“Some of these parents perhaps didn’t realize we’d be going this long without having to shut the school down,” he said.

He expects more pre-kindergartners could enroll. Already, one preschooler is supposed to start next week, he said.

“Parents are starting to realize we’ve got protocols in place,” Howe said. “We’re staying open and our preschool is up and running.”

Cheeseman said he has seen the same across the dioceses.

Filling the building

Without the preschool decline, Howe expects St. Joseph’s would have more students than last academic year, when 221were enrolled.

St. Joseph’s had 187 students enrolled before Labor Day, but reached more than 200 students by the end of the first week of school, Howe said. As of February, there are 215 students. There is a waitlist for this year and next year.

The school added another kindergarten and second grade class. This is the first time in a while that the school has had two classes for one grade, he said.

“It’s been a blessing,” Howe said.

“These families are seeing there is a difference of remote learning and in-school learning,” Howe said.

Over 20 families, largely in K-8, are on the waitlist for next year. Class sizes are 20 to 21 students on average, but cannot be increased at the moment due to social distancing guidelines, Howe said.

“I’m not willing to crunch desks together just to get more [students] in,” he said. “I’m not going to sacrifice safety for money.”

But he hopes restrictions could be eased next year, allowing more students to enroll. The building could hold between 400 to 600 students, he said.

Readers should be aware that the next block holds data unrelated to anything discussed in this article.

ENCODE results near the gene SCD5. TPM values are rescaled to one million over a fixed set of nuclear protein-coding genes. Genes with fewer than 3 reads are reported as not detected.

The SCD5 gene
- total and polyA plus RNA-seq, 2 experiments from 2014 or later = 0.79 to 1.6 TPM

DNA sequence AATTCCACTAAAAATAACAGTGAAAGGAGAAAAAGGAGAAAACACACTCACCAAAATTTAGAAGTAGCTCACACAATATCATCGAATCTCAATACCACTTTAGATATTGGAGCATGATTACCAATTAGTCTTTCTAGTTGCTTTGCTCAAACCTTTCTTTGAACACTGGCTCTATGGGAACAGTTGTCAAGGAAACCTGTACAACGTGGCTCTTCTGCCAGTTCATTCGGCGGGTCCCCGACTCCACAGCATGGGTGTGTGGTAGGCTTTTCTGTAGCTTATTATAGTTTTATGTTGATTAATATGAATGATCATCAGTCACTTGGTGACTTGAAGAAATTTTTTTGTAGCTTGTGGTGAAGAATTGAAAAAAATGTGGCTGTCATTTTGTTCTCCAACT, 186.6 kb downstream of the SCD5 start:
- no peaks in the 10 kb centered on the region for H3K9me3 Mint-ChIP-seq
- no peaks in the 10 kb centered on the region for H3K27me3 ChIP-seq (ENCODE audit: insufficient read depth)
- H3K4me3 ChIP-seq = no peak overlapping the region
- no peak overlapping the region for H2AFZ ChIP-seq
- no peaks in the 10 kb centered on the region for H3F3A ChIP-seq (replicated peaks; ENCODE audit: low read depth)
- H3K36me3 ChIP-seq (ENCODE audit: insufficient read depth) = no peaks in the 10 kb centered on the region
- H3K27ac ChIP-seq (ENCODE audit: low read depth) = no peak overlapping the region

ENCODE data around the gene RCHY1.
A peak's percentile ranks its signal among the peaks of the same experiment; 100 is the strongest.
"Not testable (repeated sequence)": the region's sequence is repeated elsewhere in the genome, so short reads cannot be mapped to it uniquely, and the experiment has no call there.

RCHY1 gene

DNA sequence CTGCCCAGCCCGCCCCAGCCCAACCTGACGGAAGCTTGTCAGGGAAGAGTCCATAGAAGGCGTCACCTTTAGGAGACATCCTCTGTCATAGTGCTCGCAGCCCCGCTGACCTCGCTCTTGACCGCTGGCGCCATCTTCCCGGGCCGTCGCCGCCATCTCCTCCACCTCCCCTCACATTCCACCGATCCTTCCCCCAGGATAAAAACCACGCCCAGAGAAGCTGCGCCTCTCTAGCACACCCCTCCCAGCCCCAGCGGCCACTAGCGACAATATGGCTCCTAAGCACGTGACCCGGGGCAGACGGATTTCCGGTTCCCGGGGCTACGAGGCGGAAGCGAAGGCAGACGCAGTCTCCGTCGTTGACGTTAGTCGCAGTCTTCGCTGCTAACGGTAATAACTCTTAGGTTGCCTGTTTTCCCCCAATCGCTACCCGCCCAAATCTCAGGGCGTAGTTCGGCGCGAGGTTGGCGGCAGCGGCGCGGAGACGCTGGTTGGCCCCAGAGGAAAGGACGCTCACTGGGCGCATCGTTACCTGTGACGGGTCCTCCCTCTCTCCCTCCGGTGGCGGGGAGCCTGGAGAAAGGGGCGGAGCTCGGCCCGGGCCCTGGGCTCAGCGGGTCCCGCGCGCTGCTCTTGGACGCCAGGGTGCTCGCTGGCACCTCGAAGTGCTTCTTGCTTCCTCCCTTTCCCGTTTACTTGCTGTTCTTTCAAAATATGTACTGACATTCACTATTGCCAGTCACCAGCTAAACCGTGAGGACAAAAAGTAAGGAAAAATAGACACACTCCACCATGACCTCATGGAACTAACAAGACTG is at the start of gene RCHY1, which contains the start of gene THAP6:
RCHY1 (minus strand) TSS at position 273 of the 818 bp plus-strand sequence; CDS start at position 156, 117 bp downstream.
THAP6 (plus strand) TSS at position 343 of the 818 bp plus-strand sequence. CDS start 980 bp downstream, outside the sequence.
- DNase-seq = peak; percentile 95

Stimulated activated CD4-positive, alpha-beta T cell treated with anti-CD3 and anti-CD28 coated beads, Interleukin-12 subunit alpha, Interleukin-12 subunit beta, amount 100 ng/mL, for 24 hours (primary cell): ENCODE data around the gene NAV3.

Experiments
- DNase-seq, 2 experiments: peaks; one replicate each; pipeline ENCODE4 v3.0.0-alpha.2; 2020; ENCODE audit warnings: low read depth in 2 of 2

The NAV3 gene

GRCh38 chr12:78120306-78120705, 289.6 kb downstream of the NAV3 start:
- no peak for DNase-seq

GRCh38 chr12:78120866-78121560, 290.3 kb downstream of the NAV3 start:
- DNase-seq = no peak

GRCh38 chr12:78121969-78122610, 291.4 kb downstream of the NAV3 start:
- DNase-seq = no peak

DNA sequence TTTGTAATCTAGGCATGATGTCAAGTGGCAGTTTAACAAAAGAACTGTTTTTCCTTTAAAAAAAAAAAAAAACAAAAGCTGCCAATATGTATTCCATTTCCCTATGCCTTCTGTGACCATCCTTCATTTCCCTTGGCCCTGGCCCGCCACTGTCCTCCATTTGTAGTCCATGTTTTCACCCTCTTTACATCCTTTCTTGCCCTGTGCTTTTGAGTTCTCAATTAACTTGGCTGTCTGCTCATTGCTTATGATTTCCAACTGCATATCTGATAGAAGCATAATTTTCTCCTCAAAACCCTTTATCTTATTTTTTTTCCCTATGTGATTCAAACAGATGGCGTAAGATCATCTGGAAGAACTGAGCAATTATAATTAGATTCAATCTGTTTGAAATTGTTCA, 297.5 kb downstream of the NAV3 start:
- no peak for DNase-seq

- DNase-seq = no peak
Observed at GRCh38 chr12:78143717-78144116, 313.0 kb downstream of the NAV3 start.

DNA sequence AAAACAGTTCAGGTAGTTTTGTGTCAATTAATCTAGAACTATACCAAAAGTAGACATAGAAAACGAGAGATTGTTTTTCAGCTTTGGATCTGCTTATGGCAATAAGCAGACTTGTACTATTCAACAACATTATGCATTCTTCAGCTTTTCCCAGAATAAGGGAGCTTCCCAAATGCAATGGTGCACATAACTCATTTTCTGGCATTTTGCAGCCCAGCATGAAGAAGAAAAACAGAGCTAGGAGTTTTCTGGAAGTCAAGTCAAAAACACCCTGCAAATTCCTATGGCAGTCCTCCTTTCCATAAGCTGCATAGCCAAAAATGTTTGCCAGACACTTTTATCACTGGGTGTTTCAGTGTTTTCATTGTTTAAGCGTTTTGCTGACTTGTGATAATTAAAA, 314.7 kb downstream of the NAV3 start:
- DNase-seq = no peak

“We’ll make this school full again,” Howe said. “That’s my mission, and I think we’re well on the way to achieving that.”

But the pandemic did hurt schools like St. Joseph Catholic Academy in Brookfield. After years of enrollment decline and financial challenges, that school closed permanently
at the end of last academic year.

The pandemic hurt schools’ ability to raise money, which was a contributing factor in closing the academy, Cheeseman said.

The National Catholic Education Association estimates COVID played a factor in closing 107 Catholic schools across the country, according to the Wall Street Journal.

Staying open

Catholic schools have a big advantage—their small size.

There are more than 7,000 students spread out between the Bridgeport diocese’s 25 elementary and high schools.Comparatively, Bridgeport has about 20,000 students, Danbury has around 12,000, Norwalk has about 11,500, Stamford has around 16,000 and Greenwich has roughly 9,000.

“We’re much smaller and more nimble,” Cheeseman said.

Schools range in size, with about 150 students at the smallest elementary school and around 375 elementary children at the largest, he said. The high schools range from 400 to 800 students.